“Hi, my name is Angela,” I offered with an outstretched hand to her after the sermon wrapped up and Justin Bieber played. “That sermon…so good, right?”

“Yeah!” The woman said with a jolt. She didn’t accept my hand but weakly returned my smile before gathering herself up to leave. Could she hear my silent thoughts expelling her from my personal space the whole service? The realization of my foolish thoughts flushed my cheeks burnt pink, and I determined to be more welcoming the following week. But I still didn’t have her name.

“Pastor Eric, sorry to catch you on your way out, but did you happen to know the woman sitting beside me?” I asked. His tattooed arm lifted his belongings up so he could scratch his beard. While he thought for a moment, my mind trailed off to the kid playing in the seats behind us. Pastor Eric brought me back.

“I believe that her name is Kelsey! She usually sits in the back, so I remember now being surprised to see her up front. She’s been coming here for a few years now…serves on the children’s team every once in a while. You should get to know her!” As he wished me a good afternoon, I resolved to show Kelsey the ropes of the front row next week.

 

Brooklyn, 1860.

“The Spirit of the Lord is upon me because he has anointed me to proclaim good news to the poor. He has sent me to proclaim liberty to the captives and recovering of sight to the blind…are you getting it, church?” Reverend Beecher implored as he jumped for emphasis with drips of sweat running from his temples. He couldn’t stop there. “You, you, and you! Get your purses ready. Behold! We are here to auction off this slave for freedom.” From my second-floor station, I could see the back rows of the first-floor slowly ascend to bob their heads atop the sea of people in front of them. They craned their necks to get a view of who Reverend Beecher brought to the pulpit this time. “Let it be reckoned! We are here to do what Christ did—to set at liberty those who are oppressed, to proclaim the year of the Lord’s favor.” With his final line quoting the Gospel of Luke, he slid aside to reveal her.

“This is nine-year-old Pinky, church. This is her year of the Lord’s favor.” The Reverend stretched out his hand and let his mouth flat-line to a matter-of-fact resolve. Silence cascaded over the previous ruffles in purses and pockets as we all gazed upon Pinky. Her skin was light, mulatto blood, and her curls fell into her eyes. She looked fixedly on the green carpet as if it were the mat and she was the lame person tied to it. Her striped dress rumpled up over her left knee, revealing tender skin decidedly a slave’s. All I could do was stare at her small features.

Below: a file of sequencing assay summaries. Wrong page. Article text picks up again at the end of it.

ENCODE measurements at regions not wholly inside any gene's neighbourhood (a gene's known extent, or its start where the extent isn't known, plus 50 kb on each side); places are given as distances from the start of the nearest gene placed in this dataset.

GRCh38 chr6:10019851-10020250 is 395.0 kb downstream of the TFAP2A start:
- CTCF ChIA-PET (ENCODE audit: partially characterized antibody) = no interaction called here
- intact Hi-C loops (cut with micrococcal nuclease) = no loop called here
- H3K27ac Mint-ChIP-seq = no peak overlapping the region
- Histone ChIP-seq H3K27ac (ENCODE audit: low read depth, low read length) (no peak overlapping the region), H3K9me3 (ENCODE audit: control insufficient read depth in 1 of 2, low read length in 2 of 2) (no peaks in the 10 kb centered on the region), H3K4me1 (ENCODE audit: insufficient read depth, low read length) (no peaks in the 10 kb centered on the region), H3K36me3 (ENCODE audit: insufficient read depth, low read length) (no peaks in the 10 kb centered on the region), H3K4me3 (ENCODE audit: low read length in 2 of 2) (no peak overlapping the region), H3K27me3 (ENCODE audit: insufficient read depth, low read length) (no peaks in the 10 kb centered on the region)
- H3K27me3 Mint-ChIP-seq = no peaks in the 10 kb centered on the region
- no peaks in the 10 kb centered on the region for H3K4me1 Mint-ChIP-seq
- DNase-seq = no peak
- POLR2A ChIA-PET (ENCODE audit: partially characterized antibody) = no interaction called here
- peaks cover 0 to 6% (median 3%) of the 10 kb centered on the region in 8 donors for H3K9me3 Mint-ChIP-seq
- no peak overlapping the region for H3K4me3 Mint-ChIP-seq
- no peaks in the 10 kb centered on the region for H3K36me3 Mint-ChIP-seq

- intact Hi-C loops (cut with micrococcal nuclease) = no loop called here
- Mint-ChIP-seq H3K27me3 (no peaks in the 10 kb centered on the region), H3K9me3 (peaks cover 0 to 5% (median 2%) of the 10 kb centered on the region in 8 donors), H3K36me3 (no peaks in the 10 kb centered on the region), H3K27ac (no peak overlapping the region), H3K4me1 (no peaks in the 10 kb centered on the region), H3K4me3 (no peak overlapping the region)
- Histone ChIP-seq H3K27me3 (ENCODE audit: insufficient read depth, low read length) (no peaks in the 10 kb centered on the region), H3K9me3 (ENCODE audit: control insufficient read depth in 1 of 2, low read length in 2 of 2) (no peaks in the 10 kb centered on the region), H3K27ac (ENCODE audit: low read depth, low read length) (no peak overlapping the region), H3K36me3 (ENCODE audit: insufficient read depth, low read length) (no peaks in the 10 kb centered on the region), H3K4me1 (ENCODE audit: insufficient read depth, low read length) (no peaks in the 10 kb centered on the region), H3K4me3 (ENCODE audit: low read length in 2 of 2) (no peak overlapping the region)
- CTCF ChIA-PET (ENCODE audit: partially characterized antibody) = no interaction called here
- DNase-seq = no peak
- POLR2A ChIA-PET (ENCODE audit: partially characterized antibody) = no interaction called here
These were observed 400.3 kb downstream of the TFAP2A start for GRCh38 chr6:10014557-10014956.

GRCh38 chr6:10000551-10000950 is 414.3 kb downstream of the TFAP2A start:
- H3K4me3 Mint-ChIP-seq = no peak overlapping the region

“Buy her freedom or let the next sinner buy her bondage! What’s your Christianity, worth, huh? Think of the price Christ paid for you to get out of bondage! When’re you gonna put your freedom to use?” Reverend Beecher’s words cumulated storms in the church’s atmosphere, and as the buckets passed, coins clanged like rain. One after another, hands surrendered their money for groceries, their month’s wages, their pocket watches, and their spare change to Pinky. Reverend Beecher had the riches dumped on the pulpit in front of her as they were gathered. “Let the sound of freedom ring over you, Pinky! We’re going to get your thousand one hundred dollars! Betsy, start counting,” he directed the plump choir master.

“Terry,” Mark said beside me. “It’s your turn.” I took my hand out of my pocket, not realizing how tightly I clenched it. My hands were clammy as they grasped the bucket, warm from being passed along in an urgency matching the pace of the auction below. I opened my fist to reveal the large fire opal ring I had to surprise Margaret for our anniversary. It was all I brought to church today. Margaret wasn’t expecting me to come home with anything—I never did on Sunday. And after today’s church service, she’d be right again if I dropped the ring in the bucket. What Margaret won’t know is that I’d be willing to give Pinky the whole damn house.